Author Topic: Repair a water damaged Macbook. Is it worth it?  (Read 23423 times)

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Offline amyk

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Re: Repair a water damaged Macbook. Is it worth it?
« Reply #25 on: November 03, 2013, 01:46:29 pm »
no, all parts solderd on the board are heatresistant... they have gone through the reflowoven...
With a specific temperature profile, however. They're not designed for anything more than the bare minimum necessary to survive one round of reflow.

I would strongly not suggest going over 100°C, just to bake out the moisture.
 

Offline Heribert Hechtersheim

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Re: Repair a water damaged Macbook. Is it worth it?
« Reply #26 on: November 08, 2013, 02:20:16 pm »
Hey, I am back!
I decided not to put the logic board again into the oven and startet to measure it. I did what amyk said and looked at the "power system architecture" page of the schematic. Then I found a broken 1 ohm resistor which was protecting the 3.425V "G3Hot" Supply. I shorted it with my multimeter and the current was only about 4 mA so I oversoldered it. I will replace it with a smd resistorbut I don't have them in stock.

Then I was able to start the macbook. I heard the typical mac start sound, but the display was black. The color changes from dark green to black when it starts. I assumed that the backlight is broken. I searched on the pcb and found another broken fuse(F9800; 2A 32V) which was protects the LCD Backlight Driver (MC34845). Again, I shorted the fuse with my cheap multimeter on 10A range but this time I wasn't lucky. The current was higher than 2A so I quickly disconnected the multimeter. How much current should it normally draw? The voltage is 12.6V.
Now I will check if any discrete components in the backlight driver circuitry are damaged or if the ic is the damaged part(How can I proove that?). It could also be possible that the LEDs or something else which is located on the screen is causing the problems.

Thank you all for your previous help. I will appreciate further help, ideas and suggestions.
 

Offline fluxcapacitor

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Re: Repair a water damaged Macbook. Is it worth it?
« Reply #27 on: November 08, 2013, 02:35:25 pm »
http://forums.macrumors.com/showthread.php?t=972699&page=10

read post # 238

The thread is over 60 pages but your model will be amongst them ,with part numbers ,pinouts,datasheets,pictures, and schematics etc .
« Last Edit: November 08, 2013, 02:43:53 pm by fluxcapacitor »
 

Offline NiHaoMike

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Re: Repair a water damaged Macbook. Is it worth it?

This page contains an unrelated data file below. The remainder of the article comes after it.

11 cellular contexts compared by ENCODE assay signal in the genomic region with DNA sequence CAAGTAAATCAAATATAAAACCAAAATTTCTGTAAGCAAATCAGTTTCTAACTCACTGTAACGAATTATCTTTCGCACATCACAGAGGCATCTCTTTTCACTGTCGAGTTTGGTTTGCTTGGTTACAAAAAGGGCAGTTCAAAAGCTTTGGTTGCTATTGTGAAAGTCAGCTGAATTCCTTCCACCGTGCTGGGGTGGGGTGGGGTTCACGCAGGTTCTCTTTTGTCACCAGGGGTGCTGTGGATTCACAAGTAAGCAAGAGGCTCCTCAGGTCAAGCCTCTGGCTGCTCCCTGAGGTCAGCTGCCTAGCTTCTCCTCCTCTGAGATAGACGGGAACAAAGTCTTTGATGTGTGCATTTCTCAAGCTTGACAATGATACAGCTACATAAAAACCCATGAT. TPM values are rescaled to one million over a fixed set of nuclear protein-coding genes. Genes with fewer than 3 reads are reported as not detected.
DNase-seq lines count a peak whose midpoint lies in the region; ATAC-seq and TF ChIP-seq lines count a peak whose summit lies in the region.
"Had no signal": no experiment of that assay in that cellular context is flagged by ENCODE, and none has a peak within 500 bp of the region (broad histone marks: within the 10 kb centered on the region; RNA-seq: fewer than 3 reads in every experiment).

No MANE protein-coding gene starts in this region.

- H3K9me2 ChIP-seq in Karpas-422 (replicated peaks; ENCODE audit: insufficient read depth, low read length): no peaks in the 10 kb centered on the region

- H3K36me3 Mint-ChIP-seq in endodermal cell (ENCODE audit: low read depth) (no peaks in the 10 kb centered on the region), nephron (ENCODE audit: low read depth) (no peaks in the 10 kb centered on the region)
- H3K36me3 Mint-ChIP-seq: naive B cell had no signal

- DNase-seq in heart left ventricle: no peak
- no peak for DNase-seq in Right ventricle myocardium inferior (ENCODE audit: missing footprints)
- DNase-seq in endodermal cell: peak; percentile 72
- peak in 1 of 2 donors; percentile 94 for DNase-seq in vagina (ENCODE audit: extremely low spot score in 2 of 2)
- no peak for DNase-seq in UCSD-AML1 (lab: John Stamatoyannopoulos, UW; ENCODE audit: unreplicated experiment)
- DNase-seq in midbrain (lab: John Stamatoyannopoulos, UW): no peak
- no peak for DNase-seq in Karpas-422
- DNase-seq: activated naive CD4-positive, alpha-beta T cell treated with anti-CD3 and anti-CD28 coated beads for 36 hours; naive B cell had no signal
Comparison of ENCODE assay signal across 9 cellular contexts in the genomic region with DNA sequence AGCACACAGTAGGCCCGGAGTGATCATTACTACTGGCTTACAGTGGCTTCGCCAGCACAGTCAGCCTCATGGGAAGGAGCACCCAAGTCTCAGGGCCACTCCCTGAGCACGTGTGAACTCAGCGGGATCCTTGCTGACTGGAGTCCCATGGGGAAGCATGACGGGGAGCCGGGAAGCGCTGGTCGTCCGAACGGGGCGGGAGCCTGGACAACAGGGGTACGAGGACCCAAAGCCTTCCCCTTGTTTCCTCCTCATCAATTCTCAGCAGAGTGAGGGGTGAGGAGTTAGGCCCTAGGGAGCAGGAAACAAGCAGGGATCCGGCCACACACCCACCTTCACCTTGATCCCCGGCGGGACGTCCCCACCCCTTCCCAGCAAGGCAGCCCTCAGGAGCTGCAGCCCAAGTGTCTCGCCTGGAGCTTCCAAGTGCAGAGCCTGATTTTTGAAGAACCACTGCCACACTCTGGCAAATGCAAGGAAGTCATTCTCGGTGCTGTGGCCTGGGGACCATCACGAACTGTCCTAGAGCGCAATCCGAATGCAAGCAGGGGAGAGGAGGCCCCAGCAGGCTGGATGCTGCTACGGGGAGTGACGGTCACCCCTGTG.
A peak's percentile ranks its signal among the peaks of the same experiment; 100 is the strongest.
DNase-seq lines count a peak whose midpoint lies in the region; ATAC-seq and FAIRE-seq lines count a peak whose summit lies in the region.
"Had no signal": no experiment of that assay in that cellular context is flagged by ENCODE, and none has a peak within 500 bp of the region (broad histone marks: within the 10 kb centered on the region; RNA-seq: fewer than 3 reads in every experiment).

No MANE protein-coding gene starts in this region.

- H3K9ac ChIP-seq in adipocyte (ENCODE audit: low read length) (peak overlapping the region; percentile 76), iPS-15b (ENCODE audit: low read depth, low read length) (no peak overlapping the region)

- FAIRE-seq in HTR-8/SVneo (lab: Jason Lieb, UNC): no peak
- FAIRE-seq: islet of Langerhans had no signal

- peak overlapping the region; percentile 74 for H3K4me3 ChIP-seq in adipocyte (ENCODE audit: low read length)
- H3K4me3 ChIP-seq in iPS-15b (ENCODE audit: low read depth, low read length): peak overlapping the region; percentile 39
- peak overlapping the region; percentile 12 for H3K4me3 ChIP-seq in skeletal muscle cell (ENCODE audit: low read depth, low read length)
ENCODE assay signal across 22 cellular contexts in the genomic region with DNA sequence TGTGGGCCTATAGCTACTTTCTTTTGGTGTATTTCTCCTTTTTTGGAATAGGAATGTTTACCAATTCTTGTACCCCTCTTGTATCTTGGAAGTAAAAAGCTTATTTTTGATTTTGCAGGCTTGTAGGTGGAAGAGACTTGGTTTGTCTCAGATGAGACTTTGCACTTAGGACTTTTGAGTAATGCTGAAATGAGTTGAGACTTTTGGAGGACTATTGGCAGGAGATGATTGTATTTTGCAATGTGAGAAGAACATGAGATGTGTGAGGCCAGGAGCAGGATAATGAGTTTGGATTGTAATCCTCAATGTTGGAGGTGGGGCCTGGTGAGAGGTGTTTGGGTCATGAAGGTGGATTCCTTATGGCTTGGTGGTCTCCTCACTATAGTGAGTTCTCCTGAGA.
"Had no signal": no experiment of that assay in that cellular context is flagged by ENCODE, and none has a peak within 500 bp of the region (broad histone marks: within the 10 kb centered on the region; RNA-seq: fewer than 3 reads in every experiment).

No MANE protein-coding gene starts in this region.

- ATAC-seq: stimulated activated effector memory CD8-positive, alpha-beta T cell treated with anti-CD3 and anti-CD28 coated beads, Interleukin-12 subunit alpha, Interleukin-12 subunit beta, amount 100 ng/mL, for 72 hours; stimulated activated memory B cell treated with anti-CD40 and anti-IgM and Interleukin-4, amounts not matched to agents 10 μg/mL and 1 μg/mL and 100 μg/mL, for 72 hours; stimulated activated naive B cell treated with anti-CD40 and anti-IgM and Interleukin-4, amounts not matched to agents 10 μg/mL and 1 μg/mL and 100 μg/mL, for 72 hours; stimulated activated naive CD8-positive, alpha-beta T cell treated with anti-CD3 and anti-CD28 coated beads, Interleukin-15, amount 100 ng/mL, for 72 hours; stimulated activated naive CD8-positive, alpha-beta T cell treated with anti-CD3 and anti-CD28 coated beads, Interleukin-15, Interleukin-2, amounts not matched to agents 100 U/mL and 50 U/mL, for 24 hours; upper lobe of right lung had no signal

« Reply #28 on: November 08, 2013, 03:20:11 pm »
Does it work with an external monitor?
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Offline Heribert Hechtersheim

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Re: Repair a water damaged Macbook. Is it worth it?
« Reply #29 on: November 08, 2013, 03:37:05 pm »
http://forums.macrumors.com/showthread.php?t=972699&page=10

read post # 238

The thread is over 60 pages but your model will be amongst them ,with part numbers ,pinouts,datasheets,pictures, and schematics etc .

Thank you! The picture that was posted showes exact the same fuse I found. I measured the current again between the fuse's ends. It was about 5A. But I saw no backlight.

Does it work with an external monitor?
I don't know that at the moment, because I don't have the right adapter for my monitor. But I ordered one which I will receive tomorrow. Till now the only thing I can notice is the mac start sound and hard drive activity.
 

Offline Heribert Hechtersheim

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Re: Repair a water damaged Macbook. Is it worth it?
« Reply #30 on: November 08, 2013, 08:12:44 pm »
I found the problem. The 50V output from the lcd backlight driver was shorted. I tooke the lid apart and found a partially molten connector:



The missing pad sticks in the connector



Now I will order a new screen and a new cable. It will cost me about 60€.

I shorted the blown fuse and measured the output of the 50v lcd backlight driver. It is only 37V. Will it rise when a load is connected to it?
The circuit is shown on page 67 on the service manual: http://schemalaptop.blogspot.de/2013/03/apple-macbook-a1342-mlb-k87-macbook.html
 

Offline ivan747

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Repair a water damaged Macbook. Is it worth it?
« Reply #31 on: November 08, 2013, 08:16:00 pm »